Book helps Polish speakers learn Scottish slang

Kasia Michalska spent two years writing her Scots-Polish guide. Picture: Lisa Ferguson
Kasia Michalska spent two years writing her Scots-Polish guide. Picture: Lisa Ferguson
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They are the sort of obscure Scots phrases that can leave even a native English speaker scunnered and or possibly black-affrontit.

And for those who are learning the language from scratch, some of the phrases used by Scots can be almost impossible to understand – until now.

Polish woman Kasia Michalska, 43, who moved to Edinburgh seven years ago, has done her bit to help communications by creating A Scots-Polish Lexicon, which is far from your average “handy phrases” guide.

Not only does Ms Michalska shed light on the Polish meaning of words and phrases including “barry”, “black-affrontit” and “scaffie”, she also gives useful accounts of key moments in Scottish history such as the Glencoe Massacre and the Sabbath Wars.

Traditional events such as Hogmanay and caber tossing also feature in the book, as well as some of Scotland’s most famous food and drink, with favourites such as mince and tatties, skirlie, stovies, butteries and Cullen skink.

Ms Michalska, who lives with her husband, Jacek Rembas, 45, in Meadowbank, currently works as an English language tutor with Edinburgh City Council, and said she was “quite shocked with the linguistic situation” when she first arrived in the Capital.

But a personal curiosity made her want to get to the bottom of the “mystery of the language”.

“I could just not understand what people were saying to me and I was not the only one,” she explained. “Some of my students sometimes asked me: ‘What are these people saying? Is it Gaelic?’

“So it was my personal way of getting familiar with a new place and an alien environment and a way of making friends with it.”

And it was quite a “chaotic” experience for Ms Michalska as she started asking her Scottish work colleagues and found that sayings varied even according to which city you lived in.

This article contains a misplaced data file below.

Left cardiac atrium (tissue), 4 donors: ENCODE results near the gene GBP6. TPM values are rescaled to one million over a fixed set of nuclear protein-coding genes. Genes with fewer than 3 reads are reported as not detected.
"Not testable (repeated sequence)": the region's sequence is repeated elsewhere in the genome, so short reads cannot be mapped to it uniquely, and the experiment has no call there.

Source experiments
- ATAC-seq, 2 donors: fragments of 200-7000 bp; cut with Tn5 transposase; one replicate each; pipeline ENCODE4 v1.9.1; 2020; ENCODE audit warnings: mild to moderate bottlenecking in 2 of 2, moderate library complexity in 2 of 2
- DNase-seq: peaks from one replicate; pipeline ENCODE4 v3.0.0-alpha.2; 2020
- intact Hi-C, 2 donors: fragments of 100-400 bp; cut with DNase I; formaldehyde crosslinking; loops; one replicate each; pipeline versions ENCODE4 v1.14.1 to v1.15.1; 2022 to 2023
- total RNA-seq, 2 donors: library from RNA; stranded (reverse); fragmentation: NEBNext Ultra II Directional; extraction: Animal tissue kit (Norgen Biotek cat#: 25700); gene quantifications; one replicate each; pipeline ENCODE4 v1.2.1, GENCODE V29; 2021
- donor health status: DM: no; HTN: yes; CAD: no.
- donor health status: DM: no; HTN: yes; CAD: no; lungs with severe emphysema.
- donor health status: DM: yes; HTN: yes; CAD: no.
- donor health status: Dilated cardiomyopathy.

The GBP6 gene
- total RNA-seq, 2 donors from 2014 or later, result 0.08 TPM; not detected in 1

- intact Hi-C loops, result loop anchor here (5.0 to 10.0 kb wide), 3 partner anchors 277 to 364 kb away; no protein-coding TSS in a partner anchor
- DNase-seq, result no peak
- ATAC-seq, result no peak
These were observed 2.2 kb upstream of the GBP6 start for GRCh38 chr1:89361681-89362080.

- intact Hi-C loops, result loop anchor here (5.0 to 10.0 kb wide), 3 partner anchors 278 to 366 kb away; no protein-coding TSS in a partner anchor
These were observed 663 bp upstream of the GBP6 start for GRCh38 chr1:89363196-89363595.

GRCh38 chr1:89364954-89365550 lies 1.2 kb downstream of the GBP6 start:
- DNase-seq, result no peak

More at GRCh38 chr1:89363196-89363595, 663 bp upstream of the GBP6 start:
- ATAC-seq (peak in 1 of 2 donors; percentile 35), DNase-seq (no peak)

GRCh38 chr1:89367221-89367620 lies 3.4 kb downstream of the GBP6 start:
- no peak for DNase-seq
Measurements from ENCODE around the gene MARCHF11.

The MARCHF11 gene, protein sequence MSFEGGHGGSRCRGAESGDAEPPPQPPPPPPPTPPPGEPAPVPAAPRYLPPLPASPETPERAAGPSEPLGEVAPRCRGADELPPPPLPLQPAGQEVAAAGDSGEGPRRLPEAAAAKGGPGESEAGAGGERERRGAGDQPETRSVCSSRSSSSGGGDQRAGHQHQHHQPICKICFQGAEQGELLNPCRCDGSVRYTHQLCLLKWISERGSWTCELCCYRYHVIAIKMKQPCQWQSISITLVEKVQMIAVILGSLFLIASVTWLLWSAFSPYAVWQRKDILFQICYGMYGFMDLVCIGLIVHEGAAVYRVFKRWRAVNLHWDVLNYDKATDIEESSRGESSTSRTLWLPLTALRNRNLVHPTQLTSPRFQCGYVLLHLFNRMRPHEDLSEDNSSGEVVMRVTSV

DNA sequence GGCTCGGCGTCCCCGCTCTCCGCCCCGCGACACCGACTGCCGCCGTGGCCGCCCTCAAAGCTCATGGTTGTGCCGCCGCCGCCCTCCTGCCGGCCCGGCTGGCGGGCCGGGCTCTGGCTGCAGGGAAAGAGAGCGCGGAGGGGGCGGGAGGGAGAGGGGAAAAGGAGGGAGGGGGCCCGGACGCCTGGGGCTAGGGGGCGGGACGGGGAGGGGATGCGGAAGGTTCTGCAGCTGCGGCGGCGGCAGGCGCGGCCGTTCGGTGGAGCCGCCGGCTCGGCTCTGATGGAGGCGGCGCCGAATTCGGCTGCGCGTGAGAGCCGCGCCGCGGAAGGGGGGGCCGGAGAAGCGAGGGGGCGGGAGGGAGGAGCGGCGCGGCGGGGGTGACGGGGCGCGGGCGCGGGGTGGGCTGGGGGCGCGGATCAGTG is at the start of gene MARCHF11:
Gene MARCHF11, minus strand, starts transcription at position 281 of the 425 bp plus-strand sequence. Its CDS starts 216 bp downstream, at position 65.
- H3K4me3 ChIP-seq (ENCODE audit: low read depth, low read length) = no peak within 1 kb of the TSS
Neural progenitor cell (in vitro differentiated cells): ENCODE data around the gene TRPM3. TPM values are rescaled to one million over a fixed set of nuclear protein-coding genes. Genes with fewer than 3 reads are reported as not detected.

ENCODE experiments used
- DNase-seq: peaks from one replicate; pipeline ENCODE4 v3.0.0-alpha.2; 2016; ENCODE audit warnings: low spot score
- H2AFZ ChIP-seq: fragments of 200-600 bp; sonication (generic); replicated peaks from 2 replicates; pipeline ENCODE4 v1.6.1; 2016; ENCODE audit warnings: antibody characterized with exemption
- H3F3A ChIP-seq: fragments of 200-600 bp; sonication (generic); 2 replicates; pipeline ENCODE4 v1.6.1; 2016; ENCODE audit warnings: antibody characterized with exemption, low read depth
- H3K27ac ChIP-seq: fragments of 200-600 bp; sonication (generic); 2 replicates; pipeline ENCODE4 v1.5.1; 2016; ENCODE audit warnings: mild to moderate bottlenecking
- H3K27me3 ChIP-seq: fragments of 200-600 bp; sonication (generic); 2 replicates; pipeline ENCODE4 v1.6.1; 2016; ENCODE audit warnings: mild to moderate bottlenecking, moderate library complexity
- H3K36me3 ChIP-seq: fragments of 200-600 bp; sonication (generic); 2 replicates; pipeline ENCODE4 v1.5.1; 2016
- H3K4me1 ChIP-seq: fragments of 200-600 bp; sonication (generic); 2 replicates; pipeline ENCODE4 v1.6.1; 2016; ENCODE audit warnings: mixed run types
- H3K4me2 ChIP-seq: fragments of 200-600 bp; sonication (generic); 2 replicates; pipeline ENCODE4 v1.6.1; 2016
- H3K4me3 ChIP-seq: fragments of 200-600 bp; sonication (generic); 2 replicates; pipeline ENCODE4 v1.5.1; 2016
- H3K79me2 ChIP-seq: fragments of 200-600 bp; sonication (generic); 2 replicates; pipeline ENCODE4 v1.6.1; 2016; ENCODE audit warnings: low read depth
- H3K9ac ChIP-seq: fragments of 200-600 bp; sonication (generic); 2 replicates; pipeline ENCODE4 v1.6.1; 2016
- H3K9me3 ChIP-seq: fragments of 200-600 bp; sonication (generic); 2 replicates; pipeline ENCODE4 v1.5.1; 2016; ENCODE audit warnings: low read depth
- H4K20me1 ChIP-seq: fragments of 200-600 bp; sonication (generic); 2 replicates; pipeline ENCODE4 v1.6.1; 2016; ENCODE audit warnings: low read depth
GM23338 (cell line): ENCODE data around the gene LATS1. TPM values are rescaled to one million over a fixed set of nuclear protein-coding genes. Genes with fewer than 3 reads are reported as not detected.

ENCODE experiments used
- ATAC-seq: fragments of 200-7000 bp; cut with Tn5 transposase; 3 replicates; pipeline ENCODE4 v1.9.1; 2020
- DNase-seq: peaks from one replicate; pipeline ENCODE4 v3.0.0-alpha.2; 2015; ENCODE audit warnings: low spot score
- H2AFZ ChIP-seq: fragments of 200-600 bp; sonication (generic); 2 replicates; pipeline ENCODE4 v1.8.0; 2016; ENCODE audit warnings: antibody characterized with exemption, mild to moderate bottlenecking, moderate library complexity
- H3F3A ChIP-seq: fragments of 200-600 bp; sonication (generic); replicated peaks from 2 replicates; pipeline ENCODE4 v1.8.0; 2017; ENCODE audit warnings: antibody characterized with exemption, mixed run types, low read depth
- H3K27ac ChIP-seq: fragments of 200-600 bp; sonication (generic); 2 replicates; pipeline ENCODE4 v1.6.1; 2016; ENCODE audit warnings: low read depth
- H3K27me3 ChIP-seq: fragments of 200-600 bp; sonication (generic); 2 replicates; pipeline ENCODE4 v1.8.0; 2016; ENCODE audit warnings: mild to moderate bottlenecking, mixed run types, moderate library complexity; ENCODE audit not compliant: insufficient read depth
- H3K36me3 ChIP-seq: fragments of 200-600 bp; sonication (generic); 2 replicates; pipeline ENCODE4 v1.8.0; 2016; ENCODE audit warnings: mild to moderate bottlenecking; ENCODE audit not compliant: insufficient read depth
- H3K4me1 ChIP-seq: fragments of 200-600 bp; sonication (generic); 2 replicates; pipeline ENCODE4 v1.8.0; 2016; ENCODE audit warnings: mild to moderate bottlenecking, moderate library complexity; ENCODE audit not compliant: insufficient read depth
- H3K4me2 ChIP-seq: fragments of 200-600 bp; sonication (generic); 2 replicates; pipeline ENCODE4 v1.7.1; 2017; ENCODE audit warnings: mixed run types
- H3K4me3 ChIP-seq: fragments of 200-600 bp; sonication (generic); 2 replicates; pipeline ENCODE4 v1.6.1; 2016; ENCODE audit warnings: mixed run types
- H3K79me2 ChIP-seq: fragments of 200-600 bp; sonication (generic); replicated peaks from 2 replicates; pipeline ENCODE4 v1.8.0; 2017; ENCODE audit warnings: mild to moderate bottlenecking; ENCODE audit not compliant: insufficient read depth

She added: “It’s really surprising that Scotland is so localised and codified – I pestered people with questions and asked them to read the word list and edit it. I wanted to use words that were alive.”

The new author, who spent two years writing the guide from an immigrant’s point of view, said it also took two years to get it published and was “excited and happy” when it was accepted by Steve Savage Publishers Ltd.

She said: “I’m hoping it will encourage people to read more about Scotland and get more interested in Scotland. Polish is one of the biggest minorities in this country now and I think they should know more about the place they are in.”

One of her students, Ola Szostak-Kampert, 30, said she was looking forward to getting started on some Scots phrases.

The Pole, who has lived in Edinburgh for two years, said: “My first impressions of the language was that it was difficult to understand because a lot of Scottish people use short forms and the Scottish language is louder and different than English, but now I understand it.”

With more than 8000 Poles estimated to be living in Edinburgh, the book could be flying off the shelves.

Sylwia Spooner, head of cultural affairs at the Consulate General of Poland in Edinburgh, said: “Writing in both languages is so much more inclusive and is very relevant in Scotland these days. We wish her success in this project.”

• A Scots-Polish Lexicon, costing £9.95, is available at

The pies’ bark is worse than its bite

Do you recognise these Polish translations for traditional Scottish words?

• If you were ordering some Klasyczny dodatek do haggisa, you could enjoy some haggis neeps and tatties;

• Papla means to blether (talk foolishly or too much);

• Tak means aye (yes);

• A child is a dziecko;

• A bampot or stupid/crazy person is a wariat;

• A bap or roll is a bulka;

• To be offended you are obrazony;

• A dug (dog) is pies;

• If a girl is bonnie or beautiful they are piekny;

• Broth or soup is zupa;

• If you see Scotsmen tossing the caber (a heavy pole) it would be called a drag;

• Chore, to steal, in Polish is krasc;

• Canny, or to be careful or cautious, is ostrozny;

• Dook, or bathe, is kapac;

• Fash, or to annoy, is denerwowac;

• Hinnie is a term of endearment or miód;

• A lassie, for a girl, is dziewczyna;

• Messages for shopping is zakupy;

• Morra, or tomorrow, is jutro;

• Nae bother, or no problem, is nie ma problemu;

• Ned, or a yob, is huligan;

• Peelie wallie is sickly słabowity;

• Steemin, to be drunk, is pijany.